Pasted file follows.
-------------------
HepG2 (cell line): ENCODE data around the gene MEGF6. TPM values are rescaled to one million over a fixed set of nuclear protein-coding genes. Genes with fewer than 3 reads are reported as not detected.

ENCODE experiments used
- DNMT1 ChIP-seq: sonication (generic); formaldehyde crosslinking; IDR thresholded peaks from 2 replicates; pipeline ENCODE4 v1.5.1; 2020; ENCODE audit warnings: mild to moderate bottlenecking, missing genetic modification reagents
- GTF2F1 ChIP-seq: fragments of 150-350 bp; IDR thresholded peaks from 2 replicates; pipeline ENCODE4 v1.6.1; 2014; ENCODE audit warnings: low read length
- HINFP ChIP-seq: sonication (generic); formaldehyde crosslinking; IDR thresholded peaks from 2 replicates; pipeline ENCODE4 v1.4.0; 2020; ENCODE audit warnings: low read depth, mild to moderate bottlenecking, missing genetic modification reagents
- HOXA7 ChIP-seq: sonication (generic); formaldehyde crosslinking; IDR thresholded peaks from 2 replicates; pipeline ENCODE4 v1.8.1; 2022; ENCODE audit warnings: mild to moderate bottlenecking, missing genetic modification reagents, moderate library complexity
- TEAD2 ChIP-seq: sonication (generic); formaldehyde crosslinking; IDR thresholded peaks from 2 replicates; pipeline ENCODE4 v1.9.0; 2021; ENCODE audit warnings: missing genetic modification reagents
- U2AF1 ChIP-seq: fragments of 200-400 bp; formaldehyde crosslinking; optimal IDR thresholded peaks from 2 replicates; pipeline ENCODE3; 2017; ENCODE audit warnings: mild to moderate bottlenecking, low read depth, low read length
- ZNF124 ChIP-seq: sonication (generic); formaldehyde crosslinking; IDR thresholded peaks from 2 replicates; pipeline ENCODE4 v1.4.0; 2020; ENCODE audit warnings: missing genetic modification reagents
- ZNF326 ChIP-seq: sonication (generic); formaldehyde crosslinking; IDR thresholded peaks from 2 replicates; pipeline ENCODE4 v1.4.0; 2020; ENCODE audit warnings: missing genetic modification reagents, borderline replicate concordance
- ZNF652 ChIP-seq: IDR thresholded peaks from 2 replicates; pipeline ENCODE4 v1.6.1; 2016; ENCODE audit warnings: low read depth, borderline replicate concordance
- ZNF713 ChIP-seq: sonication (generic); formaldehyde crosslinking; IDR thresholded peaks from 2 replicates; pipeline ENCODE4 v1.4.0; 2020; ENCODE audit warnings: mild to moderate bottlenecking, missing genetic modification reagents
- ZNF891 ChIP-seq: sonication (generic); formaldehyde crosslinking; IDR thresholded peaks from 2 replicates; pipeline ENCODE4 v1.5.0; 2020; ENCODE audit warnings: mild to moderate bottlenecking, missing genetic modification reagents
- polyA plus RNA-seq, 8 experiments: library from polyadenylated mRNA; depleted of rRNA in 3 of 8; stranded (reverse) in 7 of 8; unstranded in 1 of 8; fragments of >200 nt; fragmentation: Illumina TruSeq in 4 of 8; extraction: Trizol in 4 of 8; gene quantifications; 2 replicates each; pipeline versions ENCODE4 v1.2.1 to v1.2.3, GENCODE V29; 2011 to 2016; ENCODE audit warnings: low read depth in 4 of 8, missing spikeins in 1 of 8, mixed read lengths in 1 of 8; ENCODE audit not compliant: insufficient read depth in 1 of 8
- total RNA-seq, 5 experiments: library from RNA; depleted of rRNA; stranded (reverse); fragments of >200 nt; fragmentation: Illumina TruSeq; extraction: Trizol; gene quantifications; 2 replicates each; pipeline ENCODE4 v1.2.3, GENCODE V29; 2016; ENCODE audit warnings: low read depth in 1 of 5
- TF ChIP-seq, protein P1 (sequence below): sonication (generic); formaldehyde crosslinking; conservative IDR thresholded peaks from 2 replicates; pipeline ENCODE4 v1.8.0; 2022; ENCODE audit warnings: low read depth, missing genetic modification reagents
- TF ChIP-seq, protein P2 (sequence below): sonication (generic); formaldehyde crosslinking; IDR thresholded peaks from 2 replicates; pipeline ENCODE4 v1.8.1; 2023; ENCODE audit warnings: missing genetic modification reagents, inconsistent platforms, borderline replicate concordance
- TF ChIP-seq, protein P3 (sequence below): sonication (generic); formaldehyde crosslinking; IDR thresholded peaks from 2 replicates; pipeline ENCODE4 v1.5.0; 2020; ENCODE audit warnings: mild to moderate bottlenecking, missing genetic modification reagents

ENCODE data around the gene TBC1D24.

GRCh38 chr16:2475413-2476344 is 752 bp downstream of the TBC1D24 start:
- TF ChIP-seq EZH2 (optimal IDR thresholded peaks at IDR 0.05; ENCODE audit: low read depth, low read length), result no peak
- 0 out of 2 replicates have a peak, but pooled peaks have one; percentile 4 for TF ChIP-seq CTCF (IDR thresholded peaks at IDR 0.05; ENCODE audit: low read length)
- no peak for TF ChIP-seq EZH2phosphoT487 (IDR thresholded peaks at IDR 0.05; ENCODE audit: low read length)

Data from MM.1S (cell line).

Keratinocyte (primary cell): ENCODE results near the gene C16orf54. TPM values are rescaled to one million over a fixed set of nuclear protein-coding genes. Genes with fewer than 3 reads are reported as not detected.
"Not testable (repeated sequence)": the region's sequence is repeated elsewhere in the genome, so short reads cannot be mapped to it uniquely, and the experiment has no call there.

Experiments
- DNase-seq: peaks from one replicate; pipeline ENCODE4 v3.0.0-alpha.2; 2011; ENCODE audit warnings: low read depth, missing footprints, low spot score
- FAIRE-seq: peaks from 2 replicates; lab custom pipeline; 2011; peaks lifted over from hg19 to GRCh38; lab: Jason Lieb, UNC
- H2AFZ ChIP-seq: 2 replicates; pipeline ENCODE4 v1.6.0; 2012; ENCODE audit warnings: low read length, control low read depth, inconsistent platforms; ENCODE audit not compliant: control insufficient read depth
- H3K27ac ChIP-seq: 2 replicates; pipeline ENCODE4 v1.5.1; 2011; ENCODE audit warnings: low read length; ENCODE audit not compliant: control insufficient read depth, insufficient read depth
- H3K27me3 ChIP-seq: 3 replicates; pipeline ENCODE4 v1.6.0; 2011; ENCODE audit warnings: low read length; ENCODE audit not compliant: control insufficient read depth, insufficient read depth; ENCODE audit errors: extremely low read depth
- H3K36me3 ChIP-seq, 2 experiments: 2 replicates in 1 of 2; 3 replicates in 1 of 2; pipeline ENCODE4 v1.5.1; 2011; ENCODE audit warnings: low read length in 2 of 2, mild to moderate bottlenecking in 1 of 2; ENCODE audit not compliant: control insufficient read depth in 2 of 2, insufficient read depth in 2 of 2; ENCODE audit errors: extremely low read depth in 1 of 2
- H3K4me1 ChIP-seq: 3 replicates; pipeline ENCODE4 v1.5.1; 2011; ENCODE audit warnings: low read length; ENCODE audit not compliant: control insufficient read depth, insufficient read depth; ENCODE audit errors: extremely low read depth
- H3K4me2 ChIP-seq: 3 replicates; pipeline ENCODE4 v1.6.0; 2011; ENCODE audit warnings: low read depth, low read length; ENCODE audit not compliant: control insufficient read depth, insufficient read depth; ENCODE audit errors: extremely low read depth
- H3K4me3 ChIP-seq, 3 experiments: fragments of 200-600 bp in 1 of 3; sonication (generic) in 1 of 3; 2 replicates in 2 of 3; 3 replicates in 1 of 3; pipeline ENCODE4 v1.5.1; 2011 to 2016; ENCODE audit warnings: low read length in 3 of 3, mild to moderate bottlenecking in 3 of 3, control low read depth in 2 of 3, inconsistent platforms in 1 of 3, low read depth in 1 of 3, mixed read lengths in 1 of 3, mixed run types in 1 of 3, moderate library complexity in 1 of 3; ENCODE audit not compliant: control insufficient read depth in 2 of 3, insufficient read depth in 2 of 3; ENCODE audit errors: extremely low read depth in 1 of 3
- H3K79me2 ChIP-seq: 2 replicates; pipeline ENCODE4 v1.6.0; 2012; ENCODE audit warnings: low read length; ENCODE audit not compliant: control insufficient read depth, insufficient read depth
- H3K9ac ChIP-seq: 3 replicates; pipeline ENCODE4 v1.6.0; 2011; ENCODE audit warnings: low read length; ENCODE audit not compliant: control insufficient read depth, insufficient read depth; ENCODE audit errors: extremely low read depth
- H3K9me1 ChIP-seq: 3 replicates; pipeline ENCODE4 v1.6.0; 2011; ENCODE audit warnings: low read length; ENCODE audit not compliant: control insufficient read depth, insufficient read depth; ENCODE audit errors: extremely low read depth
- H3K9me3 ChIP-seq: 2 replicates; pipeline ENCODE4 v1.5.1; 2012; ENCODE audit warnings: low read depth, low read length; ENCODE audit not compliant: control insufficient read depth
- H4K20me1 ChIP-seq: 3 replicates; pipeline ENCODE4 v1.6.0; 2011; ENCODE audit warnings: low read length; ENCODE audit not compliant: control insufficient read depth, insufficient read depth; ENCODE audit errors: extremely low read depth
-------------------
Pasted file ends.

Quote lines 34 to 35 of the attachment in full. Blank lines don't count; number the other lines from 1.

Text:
- H3K4me1 ChIP-seq: 3 replicates; pipeline ENCODE4 v1.5.1; 2011; ENCODE audit warnings: low read length; ENCODE audit not compliant: control insufficient read depth, insufficient read depth; ENCODE audit errors: extremely low read depth
- H3K4me2 ChIP-seq: 3 replicates; pipeline ENCODE4 v1.6.0; 2011; ENCODE audit warnings: low read depth, low read length; ENCODE audit not compliant: control insufficient read depth, insufficient read depth; ENCODE audit errors: extremely low read depth